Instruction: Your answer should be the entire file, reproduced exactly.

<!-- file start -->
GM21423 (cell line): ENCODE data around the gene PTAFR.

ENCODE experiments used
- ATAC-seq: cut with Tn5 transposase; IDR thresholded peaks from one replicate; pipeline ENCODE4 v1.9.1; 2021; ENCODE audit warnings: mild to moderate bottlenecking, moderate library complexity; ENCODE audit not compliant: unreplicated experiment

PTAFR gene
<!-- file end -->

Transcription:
GM21423 (cell line): ENCODE data around the gene PTAFR.

ENCODE experiments used
- ATAC-seq: cut with Tn5 transposase; IDR thresholded peaks from one replicate; pipeline ENCODE4 v1.9.1; 2021; ENCODE audit warnings: mild to moderate bottlenecking, moderate library complexity; ENCODE audit not compliant: unreplicated experiment

PTAFR gene